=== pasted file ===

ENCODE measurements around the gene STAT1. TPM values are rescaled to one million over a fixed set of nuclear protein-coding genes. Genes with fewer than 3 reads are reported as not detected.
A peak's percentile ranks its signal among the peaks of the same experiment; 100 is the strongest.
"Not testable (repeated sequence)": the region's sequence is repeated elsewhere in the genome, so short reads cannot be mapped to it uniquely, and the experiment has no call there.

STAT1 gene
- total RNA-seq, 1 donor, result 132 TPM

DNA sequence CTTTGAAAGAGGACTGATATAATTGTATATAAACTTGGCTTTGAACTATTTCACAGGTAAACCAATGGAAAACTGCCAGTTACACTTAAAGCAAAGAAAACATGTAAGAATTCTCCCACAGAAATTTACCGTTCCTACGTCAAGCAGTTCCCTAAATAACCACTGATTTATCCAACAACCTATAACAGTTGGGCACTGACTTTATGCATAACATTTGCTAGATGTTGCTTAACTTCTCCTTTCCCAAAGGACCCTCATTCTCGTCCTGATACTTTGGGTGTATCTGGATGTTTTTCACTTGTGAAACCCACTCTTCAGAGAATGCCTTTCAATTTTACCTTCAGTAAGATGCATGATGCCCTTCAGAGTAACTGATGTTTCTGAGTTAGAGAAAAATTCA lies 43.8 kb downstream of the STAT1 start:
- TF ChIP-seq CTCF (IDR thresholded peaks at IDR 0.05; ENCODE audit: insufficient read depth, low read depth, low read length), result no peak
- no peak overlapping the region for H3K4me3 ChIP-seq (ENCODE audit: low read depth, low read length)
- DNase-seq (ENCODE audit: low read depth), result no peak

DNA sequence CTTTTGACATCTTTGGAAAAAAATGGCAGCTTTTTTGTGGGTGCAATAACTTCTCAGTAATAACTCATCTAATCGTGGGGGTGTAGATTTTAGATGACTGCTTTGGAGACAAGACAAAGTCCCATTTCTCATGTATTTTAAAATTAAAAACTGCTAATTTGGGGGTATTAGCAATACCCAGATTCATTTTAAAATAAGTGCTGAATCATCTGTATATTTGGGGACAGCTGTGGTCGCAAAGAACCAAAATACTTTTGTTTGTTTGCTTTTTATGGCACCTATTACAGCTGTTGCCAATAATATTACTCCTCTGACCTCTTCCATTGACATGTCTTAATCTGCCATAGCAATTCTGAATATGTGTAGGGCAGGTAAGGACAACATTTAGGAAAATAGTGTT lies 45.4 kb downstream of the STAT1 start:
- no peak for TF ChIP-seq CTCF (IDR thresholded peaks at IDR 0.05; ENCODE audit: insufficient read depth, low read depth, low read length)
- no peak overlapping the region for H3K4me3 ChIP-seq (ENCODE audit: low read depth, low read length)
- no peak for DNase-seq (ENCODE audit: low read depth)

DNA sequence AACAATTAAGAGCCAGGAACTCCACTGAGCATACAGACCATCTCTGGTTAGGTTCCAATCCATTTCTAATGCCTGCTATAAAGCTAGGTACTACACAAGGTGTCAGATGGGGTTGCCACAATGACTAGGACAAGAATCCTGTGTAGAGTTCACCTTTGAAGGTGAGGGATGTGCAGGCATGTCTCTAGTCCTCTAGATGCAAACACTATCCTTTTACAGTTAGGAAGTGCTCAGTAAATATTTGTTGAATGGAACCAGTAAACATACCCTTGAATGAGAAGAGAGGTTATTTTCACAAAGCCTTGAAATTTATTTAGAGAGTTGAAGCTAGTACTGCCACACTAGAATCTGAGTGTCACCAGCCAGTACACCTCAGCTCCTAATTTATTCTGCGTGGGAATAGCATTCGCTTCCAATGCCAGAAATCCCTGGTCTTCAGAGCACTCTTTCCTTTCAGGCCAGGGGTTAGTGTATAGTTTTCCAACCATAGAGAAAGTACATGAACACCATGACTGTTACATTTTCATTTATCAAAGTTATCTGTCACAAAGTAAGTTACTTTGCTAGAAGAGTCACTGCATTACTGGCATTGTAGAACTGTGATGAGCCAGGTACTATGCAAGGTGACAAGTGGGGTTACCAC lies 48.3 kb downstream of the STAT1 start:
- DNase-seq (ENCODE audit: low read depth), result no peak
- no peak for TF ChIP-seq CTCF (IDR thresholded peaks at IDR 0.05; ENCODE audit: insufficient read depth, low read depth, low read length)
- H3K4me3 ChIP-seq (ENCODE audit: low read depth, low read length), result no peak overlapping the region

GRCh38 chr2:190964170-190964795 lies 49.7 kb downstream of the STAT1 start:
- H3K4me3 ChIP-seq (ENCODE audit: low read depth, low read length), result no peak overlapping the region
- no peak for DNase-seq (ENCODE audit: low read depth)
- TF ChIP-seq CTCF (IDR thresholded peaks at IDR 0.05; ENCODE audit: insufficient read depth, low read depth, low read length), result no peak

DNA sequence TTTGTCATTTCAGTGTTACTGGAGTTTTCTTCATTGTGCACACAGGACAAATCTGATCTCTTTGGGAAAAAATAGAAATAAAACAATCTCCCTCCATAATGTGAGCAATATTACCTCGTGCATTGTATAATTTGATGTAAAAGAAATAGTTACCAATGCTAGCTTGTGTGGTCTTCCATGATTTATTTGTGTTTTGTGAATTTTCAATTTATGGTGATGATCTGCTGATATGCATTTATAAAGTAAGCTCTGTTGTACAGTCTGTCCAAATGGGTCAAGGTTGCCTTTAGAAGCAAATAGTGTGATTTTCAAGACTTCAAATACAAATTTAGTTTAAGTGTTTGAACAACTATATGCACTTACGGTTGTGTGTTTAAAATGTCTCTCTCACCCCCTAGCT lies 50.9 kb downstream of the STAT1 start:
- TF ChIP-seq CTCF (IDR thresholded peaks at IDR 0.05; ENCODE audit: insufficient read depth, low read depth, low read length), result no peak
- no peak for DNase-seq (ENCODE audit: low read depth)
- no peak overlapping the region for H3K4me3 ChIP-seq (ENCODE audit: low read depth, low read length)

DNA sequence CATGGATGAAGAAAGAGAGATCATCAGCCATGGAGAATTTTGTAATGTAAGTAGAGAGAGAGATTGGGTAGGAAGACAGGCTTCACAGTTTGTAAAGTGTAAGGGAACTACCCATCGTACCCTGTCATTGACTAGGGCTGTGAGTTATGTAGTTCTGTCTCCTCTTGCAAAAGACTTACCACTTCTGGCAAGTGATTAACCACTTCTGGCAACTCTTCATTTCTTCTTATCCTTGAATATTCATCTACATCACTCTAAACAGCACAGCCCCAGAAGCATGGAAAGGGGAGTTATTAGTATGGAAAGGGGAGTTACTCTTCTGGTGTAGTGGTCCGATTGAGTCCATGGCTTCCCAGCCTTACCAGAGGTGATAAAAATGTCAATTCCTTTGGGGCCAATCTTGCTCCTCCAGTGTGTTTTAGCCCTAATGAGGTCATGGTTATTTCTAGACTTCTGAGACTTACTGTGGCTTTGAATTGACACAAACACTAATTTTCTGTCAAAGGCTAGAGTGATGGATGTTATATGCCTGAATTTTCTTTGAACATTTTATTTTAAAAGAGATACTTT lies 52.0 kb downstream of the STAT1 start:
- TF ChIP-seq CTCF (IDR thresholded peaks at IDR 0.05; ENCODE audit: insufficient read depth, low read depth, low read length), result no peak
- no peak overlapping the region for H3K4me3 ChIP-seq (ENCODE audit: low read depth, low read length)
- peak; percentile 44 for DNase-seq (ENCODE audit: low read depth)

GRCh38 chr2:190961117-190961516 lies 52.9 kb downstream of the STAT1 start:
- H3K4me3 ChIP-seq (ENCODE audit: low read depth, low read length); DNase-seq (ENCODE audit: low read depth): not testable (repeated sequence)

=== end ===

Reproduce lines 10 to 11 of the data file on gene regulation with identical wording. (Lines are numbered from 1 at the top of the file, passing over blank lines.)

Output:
DNA sequence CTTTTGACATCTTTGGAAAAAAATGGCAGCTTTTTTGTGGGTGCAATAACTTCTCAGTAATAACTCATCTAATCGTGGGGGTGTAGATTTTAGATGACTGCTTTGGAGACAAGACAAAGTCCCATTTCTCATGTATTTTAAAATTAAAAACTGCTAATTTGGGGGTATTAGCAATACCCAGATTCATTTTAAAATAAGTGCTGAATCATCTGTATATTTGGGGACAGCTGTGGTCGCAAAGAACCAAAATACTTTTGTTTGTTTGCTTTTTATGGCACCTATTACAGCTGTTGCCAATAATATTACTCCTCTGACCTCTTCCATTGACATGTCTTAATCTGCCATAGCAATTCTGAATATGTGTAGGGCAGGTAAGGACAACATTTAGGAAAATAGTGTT lies 45.4 kb downstream of the STAT1 start:
- no peak for TF ChIP-seq CTCF (IDR thresholded peaks at IDR 0.05; ENCODE audit: insufficient read depth, low read depth, low read length)